In the battle to keep your teeth and gums healthy, electric toothbrushes get rave reviews from dentists.

“Less red gums, less bleeding gums; the results we see on our patients are undeniable,” said Tampa dentist Dr. Tim Muscaro.

Muscaro says electric toothbrushes are simply much more efficient than using your hand.  The two main types are oscillating, with a rotating brush and sonic, with a brush that vibrates side-to-side. Oscillating brushes have anywhere from 6,000 to 10,000 strokes per minute and sonics have about 30,000 strokes per minute—compared to about 300 strokes per minute by hand.

“It just emulsifies the plaque. Blasts it off,” Muscaro explained. “Where, if you get it really well with your hand using a regular toothbrush, you can get it all off, but you’re not gonna be nearly as efficient.”

Valdy DoBrila, a patient of Dr. Musarco’s, has been using an electric toothbrush for more than a decade and says he sees a big difference in his oral hygiene.

“I love it.  It just feels smoother. It feels cleaner,” DoBrila said. “As soon as I started using it and went back to the dentist, the dentist was like, right away, ‘Your gums look so healthy.’”

Is the cost worth it?

Cost is the biggest downside to electric toothbrushes. 

“It is very expensive, and the brushes are not cheap,” DoBrila said.

For a simple, disposable, battery operated toothbrush, expect to pay about $10 to $20.  You’ll pay quite a bit more when you get into the higher quality, rechargeable kind.  They start at around $40 and go all the way up to more than $200. 

“It is expensive,” agreed Mark Felberg, another Muscaro patient whose entire family uses electric toothbrushes. “I went to Sam’s Club and got a two for one special,” he said laughing, “but hopefully, I pay less in dental costs.

The expensive ones have lots of extra features like a charging station, travel case, and automatic timer.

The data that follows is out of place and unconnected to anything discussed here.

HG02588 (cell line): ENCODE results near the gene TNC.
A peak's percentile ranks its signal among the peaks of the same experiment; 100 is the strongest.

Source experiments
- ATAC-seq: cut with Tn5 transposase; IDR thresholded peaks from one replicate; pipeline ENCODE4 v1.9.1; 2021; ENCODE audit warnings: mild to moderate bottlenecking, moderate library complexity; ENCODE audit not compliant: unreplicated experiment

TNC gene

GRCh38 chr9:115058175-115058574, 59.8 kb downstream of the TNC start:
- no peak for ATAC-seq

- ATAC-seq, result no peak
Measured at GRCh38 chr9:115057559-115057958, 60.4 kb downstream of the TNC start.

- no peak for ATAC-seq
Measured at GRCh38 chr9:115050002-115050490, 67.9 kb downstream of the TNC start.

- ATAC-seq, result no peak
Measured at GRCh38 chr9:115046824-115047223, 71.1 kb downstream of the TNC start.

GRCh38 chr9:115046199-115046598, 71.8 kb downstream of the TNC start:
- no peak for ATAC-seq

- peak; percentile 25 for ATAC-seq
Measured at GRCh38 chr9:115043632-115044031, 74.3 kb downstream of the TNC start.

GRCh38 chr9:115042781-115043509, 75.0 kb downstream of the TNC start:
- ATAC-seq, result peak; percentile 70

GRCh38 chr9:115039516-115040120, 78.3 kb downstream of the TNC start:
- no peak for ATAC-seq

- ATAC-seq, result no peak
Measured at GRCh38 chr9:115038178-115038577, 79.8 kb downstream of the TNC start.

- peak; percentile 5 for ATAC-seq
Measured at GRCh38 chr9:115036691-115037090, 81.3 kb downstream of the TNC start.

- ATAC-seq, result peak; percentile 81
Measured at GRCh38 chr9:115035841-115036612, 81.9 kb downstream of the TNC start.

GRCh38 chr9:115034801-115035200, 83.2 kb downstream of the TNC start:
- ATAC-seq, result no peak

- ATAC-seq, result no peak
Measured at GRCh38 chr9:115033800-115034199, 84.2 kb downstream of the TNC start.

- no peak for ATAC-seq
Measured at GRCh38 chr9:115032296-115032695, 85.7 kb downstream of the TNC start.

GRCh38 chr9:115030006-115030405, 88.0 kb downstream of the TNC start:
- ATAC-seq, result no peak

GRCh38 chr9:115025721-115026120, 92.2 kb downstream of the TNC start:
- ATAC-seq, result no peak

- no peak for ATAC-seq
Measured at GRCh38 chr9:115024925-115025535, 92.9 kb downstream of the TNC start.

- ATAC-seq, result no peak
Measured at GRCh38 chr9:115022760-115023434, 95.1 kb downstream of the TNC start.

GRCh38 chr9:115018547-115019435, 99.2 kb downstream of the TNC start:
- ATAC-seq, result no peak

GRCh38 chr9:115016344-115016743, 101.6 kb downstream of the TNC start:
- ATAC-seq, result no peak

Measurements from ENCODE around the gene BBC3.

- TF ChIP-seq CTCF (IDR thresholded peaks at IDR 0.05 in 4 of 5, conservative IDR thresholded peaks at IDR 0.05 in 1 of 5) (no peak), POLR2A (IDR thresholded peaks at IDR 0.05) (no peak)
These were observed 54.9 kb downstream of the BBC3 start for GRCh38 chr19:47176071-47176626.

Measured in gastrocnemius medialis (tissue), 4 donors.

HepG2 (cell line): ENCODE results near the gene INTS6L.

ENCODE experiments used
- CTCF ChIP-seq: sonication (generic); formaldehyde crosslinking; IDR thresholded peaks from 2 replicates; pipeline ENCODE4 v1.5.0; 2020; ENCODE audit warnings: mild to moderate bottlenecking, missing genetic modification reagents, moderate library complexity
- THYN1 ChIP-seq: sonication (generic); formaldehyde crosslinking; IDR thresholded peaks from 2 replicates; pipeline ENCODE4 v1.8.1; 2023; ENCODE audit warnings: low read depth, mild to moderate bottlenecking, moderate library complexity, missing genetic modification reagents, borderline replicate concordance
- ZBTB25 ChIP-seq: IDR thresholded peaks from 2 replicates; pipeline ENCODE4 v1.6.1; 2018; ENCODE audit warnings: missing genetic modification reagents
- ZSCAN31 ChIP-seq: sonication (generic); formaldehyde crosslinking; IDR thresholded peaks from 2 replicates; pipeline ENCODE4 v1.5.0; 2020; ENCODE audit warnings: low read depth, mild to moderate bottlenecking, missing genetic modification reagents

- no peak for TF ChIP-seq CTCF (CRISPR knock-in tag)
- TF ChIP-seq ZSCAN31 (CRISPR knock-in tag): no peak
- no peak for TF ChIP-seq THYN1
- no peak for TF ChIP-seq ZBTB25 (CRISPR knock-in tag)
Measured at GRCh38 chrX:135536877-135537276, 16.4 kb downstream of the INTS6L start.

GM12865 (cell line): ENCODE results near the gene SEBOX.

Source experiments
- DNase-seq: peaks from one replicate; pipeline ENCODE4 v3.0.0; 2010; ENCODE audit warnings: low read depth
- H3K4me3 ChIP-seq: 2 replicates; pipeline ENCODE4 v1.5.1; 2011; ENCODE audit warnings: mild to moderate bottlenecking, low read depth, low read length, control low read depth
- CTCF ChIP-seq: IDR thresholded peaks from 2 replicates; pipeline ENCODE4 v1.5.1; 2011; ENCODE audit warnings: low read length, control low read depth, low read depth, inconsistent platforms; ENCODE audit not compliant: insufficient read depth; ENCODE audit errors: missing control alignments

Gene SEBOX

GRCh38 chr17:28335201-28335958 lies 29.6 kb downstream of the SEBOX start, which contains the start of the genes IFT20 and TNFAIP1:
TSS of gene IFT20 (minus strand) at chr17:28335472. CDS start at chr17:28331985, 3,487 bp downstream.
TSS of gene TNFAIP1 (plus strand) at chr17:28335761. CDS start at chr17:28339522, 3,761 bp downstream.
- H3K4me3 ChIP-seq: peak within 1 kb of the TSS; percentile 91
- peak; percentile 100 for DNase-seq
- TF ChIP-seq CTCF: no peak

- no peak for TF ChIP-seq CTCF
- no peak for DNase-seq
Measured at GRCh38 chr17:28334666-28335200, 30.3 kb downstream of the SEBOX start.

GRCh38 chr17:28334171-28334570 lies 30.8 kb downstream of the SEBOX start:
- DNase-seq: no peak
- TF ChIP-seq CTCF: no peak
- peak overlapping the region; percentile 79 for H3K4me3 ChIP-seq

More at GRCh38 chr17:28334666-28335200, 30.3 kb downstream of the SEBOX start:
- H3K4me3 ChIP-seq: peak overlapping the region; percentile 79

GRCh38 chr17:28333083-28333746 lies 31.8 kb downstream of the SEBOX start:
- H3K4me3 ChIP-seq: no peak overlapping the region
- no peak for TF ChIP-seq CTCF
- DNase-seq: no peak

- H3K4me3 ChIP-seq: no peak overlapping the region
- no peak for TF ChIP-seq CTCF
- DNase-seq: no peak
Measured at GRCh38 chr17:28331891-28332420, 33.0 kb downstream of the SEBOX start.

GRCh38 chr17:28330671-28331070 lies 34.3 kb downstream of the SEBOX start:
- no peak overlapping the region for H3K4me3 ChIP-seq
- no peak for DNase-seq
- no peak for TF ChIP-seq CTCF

“We like the timing of it, because basically, it tells you when to do the different parts of your mouth, and then also when you’re done,” said Felberg.

Whether you buy the cheap ones or expensive, Muscaro says both work better than manual toothbrushes, because you miss fewer spots brushing.  As for oscillating vs. sonic, he says either is fine. It’s really just personal preference. 

Good for kids

When it comes to kids, who are notoriously bad brushers, Muscaro says electrics tend to be very beneficial.

“Kids brush for like 10 seconds, right? Well, these have built-in timers. So they run and stop at two minutes (the recommended brushing time),” he explained. “If you have a timer, you wait for it to go off, so now you’re getting all the surfaces, and you’re putting in the proper time.”

He especially likes them for kids with braces to help get the plaque and tarter off from underneath the metal.

Learn new brushing technique

Using an electric toothbrush does take some getting used to.  Instead of brushing up and down and back and forth the way you do with a manual brush, you’re just supposed to hold the electric toothbrush on your teeth and let it do all the work.

“Yeah, at first, I didn’t feel like I was brushing my teeth,” DoBrila said. “You have to get out of the habit of really brushing and just kind of move it slowly over your teeth, but after you rinse, it just feels so much cleaner.”

If you don’t want to spend the extra cash for an electric, brushing the old-fashioned way powered by your hand also gets the job done-- if you brush the right way.  That means hit every tooth-- front and back, brush at least twice a day, and for the full, recommended two minutes.